Latinos, and indeed the country, should feel encouraged to behold a more inclusive Congress even as more work in this direction needs to play out in the House and Senate. As stated here, the quality of our leadership is also very talented:
The Democrats also have a deep bench of charismatic Latino officials. They include the 2012 DNC keynote speaker, San Antonio Mayor Julian Castro, Los Angeles Mayor Antonio Villaragosia, Illinois Congressman Luis Gutierrez and California Congressman and Democratic Conference Vice Chairman Xavier Becerra.- Angela
After Tuesday’s presidential election, Latinos now enjoy a new status as power players in U.S. politics.
President Obama defeated Mitt Romney in large measure because he won 71 percent of the Latino vote, in a year when Latinos made American history by reaching a landmark 10 percent of the nation’s voters.
According to exit polls, Mitt Romney lost their vote to Obama by 44 points, 71 percent to 27 percent. This is an unprecedented margin of defeat for Republicans among the fastest growing segment of American voters, Latinos. It is a scream for hard-line conservatives to reconsider their stand on immigration reform and Arizona’s new law giving police the right to ask anyone for their immigration papers.
One Republican who understood this early on was the man Mitt Romney almost picked as his vice presidential running mate, Florida Senator Marco Rubio.
If I had to pick one quote that perfectly captures why the Republicans lost the Latino vote in Tuesday’s election so decisively, I would pick something Senator Rubio told to me in an exclusive interview for Fox News Latino this past April.
When I asked Rubio why the GOP’s economic message didn’t seem to be resonating with Latinos who faced disproportionately high levels of unemployment, poverty and foreclosure during the Obama presidency, the Freshman Tea Party Senator told me candidly “It’s very hard to make the economic argument to people who think you want to deport their grandmother.”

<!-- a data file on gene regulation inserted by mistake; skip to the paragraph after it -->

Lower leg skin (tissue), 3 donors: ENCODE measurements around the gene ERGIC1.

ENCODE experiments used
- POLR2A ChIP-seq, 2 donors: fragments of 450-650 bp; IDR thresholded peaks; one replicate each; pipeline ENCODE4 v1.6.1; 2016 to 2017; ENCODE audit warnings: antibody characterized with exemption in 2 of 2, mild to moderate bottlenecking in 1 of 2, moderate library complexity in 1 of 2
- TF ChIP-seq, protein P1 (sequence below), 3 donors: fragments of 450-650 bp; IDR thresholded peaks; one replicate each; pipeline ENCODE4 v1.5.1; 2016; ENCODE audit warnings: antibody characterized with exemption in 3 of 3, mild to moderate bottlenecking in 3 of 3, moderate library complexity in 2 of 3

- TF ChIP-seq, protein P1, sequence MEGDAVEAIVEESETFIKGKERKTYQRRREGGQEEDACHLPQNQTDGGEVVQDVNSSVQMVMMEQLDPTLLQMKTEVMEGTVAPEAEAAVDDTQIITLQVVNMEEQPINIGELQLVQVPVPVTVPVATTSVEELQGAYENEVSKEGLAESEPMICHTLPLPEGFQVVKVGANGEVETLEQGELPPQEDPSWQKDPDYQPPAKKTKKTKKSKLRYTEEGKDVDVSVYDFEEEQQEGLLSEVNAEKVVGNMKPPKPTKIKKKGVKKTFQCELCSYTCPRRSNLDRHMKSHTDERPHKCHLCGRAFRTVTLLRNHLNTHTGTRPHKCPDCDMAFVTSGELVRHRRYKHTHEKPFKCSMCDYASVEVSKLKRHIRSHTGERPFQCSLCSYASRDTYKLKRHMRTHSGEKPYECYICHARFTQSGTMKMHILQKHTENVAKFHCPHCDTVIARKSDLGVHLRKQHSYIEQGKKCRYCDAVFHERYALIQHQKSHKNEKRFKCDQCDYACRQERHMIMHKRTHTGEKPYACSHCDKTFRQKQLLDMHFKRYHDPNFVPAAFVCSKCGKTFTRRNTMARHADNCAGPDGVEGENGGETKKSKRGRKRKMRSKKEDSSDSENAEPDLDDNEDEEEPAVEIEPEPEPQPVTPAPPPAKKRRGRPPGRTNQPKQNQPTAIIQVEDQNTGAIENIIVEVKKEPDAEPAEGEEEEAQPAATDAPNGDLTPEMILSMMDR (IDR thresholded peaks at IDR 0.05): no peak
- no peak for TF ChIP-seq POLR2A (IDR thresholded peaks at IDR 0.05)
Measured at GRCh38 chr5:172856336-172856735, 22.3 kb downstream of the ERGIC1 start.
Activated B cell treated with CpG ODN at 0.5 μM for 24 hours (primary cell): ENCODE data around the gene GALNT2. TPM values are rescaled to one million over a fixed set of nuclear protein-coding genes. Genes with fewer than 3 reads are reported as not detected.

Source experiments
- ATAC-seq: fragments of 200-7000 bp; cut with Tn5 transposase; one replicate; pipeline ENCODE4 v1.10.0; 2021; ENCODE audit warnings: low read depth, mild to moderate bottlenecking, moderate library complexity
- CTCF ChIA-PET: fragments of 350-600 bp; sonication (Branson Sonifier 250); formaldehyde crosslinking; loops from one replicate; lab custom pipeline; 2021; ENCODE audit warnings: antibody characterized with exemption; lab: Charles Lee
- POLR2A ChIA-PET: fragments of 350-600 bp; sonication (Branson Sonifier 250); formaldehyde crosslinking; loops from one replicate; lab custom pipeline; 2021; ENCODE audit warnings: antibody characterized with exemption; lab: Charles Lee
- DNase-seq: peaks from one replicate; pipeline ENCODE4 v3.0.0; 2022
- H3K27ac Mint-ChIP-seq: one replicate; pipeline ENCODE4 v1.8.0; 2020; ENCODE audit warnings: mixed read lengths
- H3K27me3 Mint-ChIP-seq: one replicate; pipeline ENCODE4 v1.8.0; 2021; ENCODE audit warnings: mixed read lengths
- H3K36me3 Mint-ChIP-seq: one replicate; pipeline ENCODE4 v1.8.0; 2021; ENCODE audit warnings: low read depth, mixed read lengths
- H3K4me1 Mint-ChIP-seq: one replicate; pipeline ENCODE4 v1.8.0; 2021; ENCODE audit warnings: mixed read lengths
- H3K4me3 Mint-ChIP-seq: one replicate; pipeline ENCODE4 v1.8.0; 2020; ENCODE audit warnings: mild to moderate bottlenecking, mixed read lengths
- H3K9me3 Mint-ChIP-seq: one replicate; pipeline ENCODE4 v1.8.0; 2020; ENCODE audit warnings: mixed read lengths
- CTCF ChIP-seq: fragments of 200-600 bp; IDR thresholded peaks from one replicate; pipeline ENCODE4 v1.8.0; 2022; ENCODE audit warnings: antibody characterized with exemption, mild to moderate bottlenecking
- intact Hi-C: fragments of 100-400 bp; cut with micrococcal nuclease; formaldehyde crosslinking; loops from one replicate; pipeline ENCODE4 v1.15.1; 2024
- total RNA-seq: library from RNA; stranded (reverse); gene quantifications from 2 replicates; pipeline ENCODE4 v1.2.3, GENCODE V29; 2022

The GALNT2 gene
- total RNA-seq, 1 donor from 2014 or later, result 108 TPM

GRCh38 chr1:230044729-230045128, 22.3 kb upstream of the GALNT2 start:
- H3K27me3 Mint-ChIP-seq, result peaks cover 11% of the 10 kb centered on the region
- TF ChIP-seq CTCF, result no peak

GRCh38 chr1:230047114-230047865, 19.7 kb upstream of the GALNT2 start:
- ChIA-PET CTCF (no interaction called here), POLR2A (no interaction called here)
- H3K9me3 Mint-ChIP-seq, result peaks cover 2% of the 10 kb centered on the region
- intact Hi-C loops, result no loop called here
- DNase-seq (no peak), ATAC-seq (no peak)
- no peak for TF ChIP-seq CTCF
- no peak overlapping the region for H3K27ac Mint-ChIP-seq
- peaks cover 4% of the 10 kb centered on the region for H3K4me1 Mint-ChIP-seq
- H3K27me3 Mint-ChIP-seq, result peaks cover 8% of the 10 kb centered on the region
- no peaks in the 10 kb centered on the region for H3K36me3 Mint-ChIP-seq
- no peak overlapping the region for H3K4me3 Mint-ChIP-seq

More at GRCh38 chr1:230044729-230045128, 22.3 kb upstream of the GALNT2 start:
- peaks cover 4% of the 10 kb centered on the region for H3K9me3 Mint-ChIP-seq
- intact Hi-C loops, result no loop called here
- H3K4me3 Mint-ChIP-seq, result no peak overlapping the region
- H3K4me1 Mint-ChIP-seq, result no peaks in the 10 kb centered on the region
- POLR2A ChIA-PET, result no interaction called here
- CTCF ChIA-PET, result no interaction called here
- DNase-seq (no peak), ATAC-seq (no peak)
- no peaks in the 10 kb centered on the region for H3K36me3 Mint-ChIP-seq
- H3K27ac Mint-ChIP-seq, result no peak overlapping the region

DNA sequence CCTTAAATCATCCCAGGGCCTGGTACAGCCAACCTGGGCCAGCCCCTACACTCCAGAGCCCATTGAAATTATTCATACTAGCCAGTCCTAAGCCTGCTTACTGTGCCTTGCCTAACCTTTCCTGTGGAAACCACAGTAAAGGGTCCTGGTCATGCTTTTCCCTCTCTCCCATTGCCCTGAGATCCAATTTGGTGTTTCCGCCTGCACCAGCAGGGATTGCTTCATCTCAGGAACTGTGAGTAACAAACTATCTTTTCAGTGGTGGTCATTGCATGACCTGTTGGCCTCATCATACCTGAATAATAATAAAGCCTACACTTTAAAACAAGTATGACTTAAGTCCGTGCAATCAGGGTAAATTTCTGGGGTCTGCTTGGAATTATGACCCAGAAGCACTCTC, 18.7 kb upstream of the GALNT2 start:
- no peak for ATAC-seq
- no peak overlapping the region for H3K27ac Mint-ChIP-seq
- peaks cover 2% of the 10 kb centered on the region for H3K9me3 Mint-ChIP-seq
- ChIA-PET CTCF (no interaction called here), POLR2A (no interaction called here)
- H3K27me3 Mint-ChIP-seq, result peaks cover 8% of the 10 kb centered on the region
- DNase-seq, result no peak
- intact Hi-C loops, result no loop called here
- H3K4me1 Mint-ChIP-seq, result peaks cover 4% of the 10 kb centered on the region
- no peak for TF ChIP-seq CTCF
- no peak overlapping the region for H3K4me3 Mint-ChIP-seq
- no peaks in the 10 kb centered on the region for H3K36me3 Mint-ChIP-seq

It is far from clear that having Rubio as the vice presidential nominee would have stopped Romney from losing the Latino vote. But if Rubio’s advice been heeded and had Republicans been more quick to embrace his alternative DREAM Act proposal, they would not have had such a decisive loss could have been averted.
President Obama delivered a similar message when he told the Des Moines Register just before the election: “A big reason I will win a second term is because the Republican nominee and Republican Party have so alienated the fastest-growing demographic group in the country, the Latino community.”
“For the first time in U.S. history, the Latino vote can plausibly claim to be nationally decisive,” Stanford University professor Gary Segura said on Election Night.
Professor Segura calculates the Latino vote provided Obama with 5.4 percent of his margin over Romney essentially delivering a victory in the popular vote for him. Segura also calculates that if Romney had garnered just 35 percent of the Latino vote, he could have won the election.